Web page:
Horn of Africa drought drives 20 million toward hunger
Up to 20 million people are on the brink of hunger from extreme drought in different African regions, from Ethiopia to northern Kenya and Somalia.
Drought has wrecked swaths of land across the Horn of Africa, from southern Ethiopia to northern Kenya and Somalia, putting 20 million people at risk of hunger.
Last week's donor meeting garnered about $1.4 billion for the region, which the UN claims is experiencing its worst drought in 40 years.
People in the affected areas make a living mostly through herding and subsistence farming.
They are in the midst of their fourth straight dry season since the end of 2020, which has been aggravated by a locust infestation that has wiped out crops between 2019 and 2021.
"The number of hungry people due to drought could spiral from the currently estimated 14 million to 20 million through 2022," the UN's World Food Programme (WFP) said last month.
Six million Somalis, or 40% of the population, are facing significant food insecurity, and there is a "very serious risk of famine in the next months" if current conditions continue, according to the UN humanitarian response agency OCHA.
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Another 6.5 million Ethiopians and 3.5 million Kenyans are "acutely food insecure," according to the report.
According to OCHA, a lack of water and pasture has driven one million people from their homes across the region, and at least three million head of livestock have died.
"We must act now... if we want to prevent a humanitarian catastrophe," the Food and Agriculture Organization's representative to the African Union, Chimimba David Phiri, said at a UN briefing in Geneva in April.
Extreme weather events, according to experts, are becoming more frequent and intense as a result of climate change.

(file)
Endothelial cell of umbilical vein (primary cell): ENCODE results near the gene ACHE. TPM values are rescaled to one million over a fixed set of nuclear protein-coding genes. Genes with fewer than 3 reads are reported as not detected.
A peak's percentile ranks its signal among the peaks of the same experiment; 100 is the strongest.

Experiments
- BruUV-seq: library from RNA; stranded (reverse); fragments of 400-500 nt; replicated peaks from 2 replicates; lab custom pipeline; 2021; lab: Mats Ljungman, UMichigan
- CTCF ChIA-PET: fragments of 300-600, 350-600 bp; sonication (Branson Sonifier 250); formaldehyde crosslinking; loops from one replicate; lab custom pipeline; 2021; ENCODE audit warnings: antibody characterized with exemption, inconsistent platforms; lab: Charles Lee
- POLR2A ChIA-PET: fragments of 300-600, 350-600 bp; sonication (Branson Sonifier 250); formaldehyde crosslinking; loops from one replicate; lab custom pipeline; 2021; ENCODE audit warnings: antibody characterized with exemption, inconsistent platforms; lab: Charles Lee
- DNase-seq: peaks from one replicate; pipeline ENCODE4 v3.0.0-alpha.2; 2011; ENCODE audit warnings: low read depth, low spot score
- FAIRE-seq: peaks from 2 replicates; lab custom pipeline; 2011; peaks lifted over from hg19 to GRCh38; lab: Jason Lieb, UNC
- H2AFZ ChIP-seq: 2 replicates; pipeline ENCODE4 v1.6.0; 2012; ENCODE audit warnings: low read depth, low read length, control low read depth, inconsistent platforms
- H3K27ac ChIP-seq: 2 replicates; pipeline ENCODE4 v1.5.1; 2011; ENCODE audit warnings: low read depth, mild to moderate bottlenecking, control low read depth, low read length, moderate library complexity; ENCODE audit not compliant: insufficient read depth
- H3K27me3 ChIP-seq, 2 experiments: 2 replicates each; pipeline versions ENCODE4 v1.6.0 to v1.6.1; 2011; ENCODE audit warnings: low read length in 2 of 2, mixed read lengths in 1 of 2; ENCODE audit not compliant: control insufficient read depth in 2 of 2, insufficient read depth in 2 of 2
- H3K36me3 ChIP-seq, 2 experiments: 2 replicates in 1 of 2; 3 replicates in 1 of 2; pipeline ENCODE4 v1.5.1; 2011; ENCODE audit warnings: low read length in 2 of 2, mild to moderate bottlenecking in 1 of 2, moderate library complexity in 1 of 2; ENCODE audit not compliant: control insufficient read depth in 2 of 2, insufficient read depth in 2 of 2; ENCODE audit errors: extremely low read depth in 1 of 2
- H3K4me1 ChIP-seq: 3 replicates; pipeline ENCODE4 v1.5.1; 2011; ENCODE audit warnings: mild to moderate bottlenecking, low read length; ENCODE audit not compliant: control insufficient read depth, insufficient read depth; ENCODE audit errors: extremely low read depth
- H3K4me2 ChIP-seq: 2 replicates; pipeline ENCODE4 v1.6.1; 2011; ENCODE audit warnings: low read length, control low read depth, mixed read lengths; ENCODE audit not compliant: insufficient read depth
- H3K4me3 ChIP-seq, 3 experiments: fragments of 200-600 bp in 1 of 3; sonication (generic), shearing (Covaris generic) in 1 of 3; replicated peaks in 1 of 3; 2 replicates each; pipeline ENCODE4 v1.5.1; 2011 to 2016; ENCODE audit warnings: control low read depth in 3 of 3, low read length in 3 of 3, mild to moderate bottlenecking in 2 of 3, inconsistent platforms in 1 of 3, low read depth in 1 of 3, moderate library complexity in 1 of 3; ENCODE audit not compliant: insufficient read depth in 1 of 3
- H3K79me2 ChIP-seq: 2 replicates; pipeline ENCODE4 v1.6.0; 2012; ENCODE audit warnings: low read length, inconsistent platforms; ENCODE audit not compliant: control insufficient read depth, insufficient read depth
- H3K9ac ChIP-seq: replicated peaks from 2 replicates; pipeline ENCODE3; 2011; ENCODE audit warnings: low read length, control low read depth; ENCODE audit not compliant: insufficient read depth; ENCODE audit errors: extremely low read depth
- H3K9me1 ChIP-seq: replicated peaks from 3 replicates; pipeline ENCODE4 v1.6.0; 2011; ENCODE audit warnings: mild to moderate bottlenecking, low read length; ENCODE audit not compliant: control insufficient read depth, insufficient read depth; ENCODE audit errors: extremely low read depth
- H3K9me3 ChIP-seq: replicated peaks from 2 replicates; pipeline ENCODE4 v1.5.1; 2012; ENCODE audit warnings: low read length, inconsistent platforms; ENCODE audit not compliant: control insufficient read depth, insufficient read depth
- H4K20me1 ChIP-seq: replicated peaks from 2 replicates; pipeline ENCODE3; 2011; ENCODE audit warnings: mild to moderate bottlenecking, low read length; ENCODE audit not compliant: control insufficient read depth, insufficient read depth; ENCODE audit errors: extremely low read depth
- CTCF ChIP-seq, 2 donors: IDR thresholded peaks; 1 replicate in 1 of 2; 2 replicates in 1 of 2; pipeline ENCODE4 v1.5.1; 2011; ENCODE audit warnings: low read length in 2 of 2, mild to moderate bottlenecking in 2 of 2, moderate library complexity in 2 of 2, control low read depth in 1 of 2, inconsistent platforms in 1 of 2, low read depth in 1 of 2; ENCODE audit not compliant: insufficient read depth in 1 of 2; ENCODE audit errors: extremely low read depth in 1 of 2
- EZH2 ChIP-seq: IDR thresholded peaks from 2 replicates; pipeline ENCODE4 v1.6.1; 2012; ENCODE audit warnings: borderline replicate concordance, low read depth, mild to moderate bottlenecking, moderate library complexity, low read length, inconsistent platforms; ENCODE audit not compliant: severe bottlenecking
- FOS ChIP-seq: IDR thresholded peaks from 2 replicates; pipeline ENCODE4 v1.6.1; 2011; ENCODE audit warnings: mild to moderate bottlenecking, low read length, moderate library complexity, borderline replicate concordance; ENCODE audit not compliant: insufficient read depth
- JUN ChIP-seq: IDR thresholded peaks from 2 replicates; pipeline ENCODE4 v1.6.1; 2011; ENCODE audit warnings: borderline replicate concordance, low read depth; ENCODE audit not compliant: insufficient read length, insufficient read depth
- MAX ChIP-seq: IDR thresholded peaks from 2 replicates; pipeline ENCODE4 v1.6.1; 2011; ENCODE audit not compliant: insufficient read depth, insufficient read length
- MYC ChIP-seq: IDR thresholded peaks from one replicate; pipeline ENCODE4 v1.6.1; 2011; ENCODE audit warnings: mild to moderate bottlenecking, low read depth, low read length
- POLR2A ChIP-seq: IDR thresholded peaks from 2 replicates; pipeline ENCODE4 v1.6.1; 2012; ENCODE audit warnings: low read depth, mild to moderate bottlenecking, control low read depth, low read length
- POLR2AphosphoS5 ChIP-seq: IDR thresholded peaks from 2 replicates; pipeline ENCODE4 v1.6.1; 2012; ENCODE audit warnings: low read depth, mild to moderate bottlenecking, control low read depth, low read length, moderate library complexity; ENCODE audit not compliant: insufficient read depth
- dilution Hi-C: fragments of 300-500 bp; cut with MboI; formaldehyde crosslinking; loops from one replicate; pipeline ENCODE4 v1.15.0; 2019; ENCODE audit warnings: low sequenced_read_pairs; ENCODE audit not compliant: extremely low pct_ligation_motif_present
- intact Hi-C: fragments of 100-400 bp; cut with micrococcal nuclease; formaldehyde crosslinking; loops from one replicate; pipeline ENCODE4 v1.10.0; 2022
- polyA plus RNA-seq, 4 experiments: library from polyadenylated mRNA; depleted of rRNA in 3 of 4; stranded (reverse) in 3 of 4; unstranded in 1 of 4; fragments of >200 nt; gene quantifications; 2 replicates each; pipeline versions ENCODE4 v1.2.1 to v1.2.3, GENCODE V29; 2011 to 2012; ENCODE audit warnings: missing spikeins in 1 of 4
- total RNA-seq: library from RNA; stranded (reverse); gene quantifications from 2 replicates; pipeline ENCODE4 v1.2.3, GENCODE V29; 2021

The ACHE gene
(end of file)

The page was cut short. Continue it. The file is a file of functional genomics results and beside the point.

The deterioration of conditions in the Horn of Africa has been exacerbated by the conflict in Ukraine, which has led to rising food and fuel prices, disrupted global supply networks, and diverted assistance funds away from the region.
According to UNICEF executive director Catherine Russell, ten million children in Djibouti, Ethiopia, Kenya, and Somalia require immediate life-saving assistance as a result of the crisis.
"Overall 1.7 million children are severely malnourished across the sub-region," she said in a statement after a four-day visit to Ethiopia last week.
East Africa experienced a devastating drought in 2017, yet early humanitarian intervention saved Somalia from famine.
However, according to the UN, 260,000 people died of starvation in the turbulent country in 2011, half of whom were children under the age of six, in part because the international community did not intervene quickly enough.
Animal kingdom threat
Aside from the direct and potentially fatal repercussions for those affected, a lack of water and grazing land is a source of inter-communal strife, particularly among herders.
The drought also poses a hazard to the animal kingdom. Cattle, an important source of livelihood in the region, are dying in large numbers.
Wildlife is also a danger. Many wild species, such as giraffes and antelopes, have died in Kenya due to a lack of water and food, their carcasses decaying on barren scrubland.
In times of drought, wild animals will leave their typical habitat in search of water or food, often venturing closer to developed areas.
Big cats have attacked livestock herds in central Kenya, while elephants and buffaloes have taken to grazing in fields, infuriating locals.